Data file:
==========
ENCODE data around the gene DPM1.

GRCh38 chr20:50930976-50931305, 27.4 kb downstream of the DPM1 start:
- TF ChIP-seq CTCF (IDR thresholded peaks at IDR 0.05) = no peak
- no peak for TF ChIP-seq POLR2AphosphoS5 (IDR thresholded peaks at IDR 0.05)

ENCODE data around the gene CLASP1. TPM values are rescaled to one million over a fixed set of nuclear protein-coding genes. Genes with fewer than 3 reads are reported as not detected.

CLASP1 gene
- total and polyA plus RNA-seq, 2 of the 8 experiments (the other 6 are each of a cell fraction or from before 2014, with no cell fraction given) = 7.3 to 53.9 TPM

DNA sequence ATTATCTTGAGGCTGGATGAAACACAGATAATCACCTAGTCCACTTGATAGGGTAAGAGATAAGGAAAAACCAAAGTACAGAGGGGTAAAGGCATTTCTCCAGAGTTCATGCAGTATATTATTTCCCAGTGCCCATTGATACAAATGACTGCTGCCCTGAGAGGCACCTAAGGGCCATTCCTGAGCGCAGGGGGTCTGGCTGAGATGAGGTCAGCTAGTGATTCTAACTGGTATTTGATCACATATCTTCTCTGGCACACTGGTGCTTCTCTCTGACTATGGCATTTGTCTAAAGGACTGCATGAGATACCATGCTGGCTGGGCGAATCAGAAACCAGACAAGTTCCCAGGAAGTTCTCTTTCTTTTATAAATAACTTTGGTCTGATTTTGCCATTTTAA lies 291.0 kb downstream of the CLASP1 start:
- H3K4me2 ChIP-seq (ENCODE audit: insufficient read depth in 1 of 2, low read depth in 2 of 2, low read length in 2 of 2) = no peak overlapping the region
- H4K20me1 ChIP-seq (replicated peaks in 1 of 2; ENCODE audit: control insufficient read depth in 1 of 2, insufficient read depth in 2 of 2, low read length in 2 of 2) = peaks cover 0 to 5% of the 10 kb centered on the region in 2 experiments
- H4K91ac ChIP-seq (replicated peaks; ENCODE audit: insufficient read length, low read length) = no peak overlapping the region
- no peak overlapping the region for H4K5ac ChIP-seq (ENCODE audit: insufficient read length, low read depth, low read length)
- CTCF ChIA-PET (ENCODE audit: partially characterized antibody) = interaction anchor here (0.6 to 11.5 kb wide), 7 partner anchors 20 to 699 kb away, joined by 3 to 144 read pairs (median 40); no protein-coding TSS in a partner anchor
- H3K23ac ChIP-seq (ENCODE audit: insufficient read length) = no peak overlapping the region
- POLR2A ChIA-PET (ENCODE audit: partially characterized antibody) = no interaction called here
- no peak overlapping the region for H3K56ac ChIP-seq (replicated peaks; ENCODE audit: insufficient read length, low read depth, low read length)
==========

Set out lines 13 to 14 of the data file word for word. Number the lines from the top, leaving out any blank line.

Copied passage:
- CTCF ChIA-PET (ENCODE audit: partially characterized antibody) = interaction anchor here (0.6 to 11.5 kb wide), 7 partner anchors 20 to 699 kb away, joined by 3 to 144 read pairs (median 40); no protein-coding TSS in a partner anchor
- H3K23ac ChIP-seq (ENCODE audit: insufficient read length) = no peak overlapping the region